Besides causal beliefs about depression referring to chronic illnesses, our findings indicate that causal beliefs referring to private and work related social problems and internal states are also important among patients with comorbid coronary heart diseases. Similar to patients in RCD, half of the patients in RCC believed in problems in social environment as a major cause of their depression. This is in line with results from SL Alderson, R Foy, L Glidewell and AO House [29], who reported that comorbid primary care patients’ causal beliefs about depression were complex, preferentially referring to external events like bereavement and relationship breakdowns besides chronic illnesses.

Causal beliefs, irrespective of being correct or false, have been associated with impairment [22, 23], coping [15, 16], and outcome [18, 23]. With our design, we were not able to provide evidence for the impact of illness beliefs on coping and outcome. Thus, future research is needed especially among patients with depression in RCD and RCC.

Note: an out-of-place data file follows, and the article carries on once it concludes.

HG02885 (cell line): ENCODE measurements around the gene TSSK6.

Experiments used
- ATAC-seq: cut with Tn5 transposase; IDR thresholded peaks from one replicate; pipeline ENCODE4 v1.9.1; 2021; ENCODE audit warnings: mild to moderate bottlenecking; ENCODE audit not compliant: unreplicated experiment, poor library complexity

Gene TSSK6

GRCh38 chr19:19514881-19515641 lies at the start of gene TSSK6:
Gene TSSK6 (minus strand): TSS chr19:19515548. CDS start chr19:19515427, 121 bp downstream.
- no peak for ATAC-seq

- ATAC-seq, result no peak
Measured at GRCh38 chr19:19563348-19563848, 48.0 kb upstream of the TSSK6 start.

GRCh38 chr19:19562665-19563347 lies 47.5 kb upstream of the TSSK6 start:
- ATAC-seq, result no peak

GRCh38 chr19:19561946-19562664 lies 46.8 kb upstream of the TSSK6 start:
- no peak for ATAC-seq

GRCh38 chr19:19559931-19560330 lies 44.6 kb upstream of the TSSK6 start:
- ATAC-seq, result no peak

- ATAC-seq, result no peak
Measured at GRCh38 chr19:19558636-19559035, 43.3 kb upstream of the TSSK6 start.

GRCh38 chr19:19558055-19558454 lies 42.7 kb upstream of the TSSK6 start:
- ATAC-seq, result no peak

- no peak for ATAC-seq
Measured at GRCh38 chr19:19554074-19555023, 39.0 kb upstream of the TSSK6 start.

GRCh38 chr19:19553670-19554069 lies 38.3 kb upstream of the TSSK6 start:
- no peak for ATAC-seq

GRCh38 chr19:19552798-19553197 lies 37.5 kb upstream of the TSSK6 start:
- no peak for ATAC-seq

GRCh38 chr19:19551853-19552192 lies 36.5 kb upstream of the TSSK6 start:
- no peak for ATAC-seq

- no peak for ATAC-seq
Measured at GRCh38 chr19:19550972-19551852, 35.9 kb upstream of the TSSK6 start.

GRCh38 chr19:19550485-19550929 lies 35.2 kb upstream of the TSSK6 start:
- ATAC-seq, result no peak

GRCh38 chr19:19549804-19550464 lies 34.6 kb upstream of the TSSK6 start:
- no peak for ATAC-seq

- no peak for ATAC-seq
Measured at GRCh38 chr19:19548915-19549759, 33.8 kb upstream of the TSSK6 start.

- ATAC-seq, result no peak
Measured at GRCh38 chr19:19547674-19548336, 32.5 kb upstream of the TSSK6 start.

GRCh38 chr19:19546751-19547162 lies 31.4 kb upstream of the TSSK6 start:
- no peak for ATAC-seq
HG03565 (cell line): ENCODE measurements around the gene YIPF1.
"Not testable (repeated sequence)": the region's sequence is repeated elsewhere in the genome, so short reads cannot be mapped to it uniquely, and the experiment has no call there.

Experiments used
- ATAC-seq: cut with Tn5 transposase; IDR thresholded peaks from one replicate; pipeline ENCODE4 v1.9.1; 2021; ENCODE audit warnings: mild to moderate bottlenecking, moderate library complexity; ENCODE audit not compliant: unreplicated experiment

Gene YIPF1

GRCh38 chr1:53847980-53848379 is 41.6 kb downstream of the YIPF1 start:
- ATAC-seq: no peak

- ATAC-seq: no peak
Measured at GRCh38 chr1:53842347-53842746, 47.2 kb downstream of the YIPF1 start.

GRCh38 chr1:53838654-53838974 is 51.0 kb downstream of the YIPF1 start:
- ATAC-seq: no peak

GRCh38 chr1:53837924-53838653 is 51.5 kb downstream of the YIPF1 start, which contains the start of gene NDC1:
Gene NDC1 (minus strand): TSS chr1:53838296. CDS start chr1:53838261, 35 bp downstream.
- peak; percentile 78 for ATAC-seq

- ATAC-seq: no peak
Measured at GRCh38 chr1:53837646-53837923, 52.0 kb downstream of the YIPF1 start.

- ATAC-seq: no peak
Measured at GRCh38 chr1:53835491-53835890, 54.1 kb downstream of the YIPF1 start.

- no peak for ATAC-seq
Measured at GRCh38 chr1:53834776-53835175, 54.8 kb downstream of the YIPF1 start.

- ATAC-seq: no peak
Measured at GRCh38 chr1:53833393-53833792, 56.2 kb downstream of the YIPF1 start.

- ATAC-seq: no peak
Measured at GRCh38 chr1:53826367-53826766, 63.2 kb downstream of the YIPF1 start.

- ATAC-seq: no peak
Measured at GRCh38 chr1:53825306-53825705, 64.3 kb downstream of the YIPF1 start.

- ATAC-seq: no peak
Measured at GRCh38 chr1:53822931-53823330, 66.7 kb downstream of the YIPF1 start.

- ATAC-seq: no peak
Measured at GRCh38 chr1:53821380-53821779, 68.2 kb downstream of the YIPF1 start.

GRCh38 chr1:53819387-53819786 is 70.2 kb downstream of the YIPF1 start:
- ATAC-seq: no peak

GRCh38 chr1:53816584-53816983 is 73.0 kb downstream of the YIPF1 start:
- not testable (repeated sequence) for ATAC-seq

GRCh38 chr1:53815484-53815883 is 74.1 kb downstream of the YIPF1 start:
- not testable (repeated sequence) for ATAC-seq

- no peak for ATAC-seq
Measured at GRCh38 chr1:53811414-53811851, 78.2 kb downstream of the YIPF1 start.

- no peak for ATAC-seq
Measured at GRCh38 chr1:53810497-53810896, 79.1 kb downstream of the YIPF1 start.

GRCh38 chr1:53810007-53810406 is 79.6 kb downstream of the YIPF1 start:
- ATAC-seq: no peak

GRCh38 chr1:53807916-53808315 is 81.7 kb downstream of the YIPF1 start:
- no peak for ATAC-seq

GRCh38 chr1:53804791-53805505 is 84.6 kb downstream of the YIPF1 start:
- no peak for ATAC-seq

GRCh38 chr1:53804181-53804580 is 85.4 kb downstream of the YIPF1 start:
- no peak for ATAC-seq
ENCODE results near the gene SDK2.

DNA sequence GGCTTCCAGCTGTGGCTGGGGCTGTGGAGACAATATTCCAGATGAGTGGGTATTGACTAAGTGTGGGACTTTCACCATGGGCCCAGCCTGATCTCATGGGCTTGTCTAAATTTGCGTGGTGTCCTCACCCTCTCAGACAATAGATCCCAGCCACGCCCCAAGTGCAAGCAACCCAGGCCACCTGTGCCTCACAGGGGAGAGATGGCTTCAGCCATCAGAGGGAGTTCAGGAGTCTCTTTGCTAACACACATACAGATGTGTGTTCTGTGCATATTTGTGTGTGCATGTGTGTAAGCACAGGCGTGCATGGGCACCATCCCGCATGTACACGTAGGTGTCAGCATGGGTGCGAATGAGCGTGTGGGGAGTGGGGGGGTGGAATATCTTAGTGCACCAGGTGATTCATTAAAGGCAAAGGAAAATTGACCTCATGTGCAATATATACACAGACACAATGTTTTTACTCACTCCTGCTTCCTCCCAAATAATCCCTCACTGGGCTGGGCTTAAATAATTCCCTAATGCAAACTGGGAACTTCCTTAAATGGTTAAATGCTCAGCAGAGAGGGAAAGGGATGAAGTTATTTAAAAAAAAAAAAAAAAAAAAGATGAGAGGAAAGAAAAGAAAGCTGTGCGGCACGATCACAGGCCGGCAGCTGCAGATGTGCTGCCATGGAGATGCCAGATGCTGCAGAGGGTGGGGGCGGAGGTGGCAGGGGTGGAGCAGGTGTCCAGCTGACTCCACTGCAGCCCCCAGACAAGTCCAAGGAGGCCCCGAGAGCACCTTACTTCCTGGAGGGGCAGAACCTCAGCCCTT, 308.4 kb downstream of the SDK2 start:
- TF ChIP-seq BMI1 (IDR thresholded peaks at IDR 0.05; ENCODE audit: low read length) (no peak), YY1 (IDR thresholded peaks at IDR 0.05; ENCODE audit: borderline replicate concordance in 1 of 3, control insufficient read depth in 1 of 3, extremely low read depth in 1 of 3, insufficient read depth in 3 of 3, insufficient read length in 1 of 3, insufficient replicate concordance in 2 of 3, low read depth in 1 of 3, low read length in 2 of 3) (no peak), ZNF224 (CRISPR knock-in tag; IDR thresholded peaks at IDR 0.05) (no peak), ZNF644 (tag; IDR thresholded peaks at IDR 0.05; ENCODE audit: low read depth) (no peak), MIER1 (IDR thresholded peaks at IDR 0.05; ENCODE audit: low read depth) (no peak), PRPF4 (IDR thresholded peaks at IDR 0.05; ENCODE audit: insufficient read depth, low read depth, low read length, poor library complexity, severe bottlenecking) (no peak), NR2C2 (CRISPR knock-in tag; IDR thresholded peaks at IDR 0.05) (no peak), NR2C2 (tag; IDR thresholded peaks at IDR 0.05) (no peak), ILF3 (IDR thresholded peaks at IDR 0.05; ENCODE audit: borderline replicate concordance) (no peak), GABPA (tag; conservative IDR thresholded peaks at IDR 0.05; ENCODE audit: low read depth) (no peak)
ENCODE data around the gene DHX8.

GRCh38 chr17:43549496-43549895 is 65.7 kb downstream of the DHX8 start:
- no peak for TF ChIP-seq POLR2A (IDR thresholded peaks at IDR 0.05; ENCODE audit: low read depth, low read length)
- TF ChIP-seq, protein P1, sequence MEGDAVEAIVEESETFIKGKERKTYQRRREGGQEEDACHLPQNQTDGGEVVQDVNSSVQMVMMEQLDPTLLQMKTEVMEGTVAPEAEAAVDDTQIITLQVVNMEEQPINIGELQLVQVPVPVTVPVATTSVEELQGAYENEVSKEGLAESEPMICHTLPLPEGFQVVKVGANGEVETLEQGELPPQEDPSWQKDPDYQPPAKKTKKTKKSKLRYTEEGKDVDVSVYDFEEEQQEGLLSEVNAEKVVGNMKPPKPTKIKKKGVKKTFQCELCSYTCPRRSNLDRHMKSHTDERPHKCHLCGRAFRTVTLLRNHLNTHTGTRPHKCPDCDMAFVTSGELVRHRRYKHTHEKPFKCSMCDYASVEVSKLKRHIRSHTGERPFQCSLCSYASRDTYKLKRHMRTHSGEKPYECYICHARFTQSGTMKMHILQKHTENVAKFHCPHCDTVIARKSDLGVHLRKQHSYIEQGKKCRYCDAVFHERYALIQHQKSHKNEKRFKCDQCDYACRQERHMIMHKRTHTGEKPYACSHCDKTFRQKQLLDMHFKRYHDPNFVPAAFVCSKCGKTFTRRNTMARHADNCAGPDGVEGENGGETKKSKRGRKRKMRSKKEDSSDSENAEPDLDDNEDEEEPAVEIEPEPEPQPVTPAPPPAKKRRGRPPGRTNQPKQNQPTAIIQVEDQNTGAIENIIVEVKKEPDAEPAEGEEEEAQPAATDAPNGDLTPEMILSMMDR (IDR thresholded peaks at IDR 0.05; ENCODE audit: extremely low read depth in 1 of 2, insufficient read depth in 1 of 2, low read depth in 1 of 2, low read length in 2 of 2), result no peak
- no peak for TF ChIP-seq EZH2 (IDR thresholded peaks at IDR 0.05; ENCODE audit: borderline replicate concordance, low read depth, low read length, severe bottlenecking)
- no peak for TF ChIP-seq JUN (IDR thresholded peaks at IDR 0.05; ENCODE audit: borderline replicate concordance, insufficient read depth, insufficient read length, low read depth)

In our study patients in RCC perceived a lower symptom burden, less disability, believed in higher levels of self-control and lower levels of treatment control compared to patients in RCD. These differences cannot be explained by variations between samples regarding depression severity, age, gender, education, and marital status. These differences regarding appraisal and perception of symptoms is in line with results from N Holzapfel, T Müller-Tasch, B Wild, J Jünger, C Zugck, A Remppis, W Herzog and B Löwe [30]. They found that patients with depression and chronic heart failure experience less cognitive-emotional symptoms compared to patients without chronic heart failure. Both groups experience somatic symptoms of depression to a comparable extent [30]. Findings from a systematic review about illness beliefs about depression in primary care patients with chronic physical diseases indicated that some patients believe that depression is a normal part of life [31]. Similarly, a qualitative study about beliefs about depression among GP patients with coronary heart disease or diabetes found out that patients do not necessarily understand their distress as depression, which makes recognition of depression difficult [29]. These findings are in line with our result that patients in RCC believed in lower symptom burden and less disability compared to patients in RCD although both patient groups do not differ with respect to depression severity. In line with our result of higher levels of self-control among patients in RCC, patients with depression and coronary heart disease or diabetes feel responsible to take control of the situation and make the changes needed to work towards cure of depression [29]. Comparing our findings to the results of a study among primary care patients [20], interesting parallels can be discovered between illness beliefs of patients in RCC and GP patients not seeking treatment for depression: GP patients did not belief in effectiveness of treatment and believed in short-term depression not affecting their everyday lives [20]. Compared to patients in RCD, patients in RCC perceived their depression also as less burdening with lower effects on their everyday lives and reported lower beliefs regarding effectiveness of depression treatment. Taken together, in spite of comparable depression severity, illness beliefs among patients in RCC differ from patients in RCD. At the present point of view, we do not know if these illness beliefs among patients in RCC are adaptive (e.g. through less experiences of impairment) or mal-adaptive (e.g. through impeding help-seeking behavior). Further research is needed to investigate if certain illness beliefs impede help-seeking, recognition of depression, and treatment or are even protective regarding subjective impairment. To test whether the different illness beliefs and causal attributions predict depression treatment and health outcomes in RCC, longitudinal study designs are needed.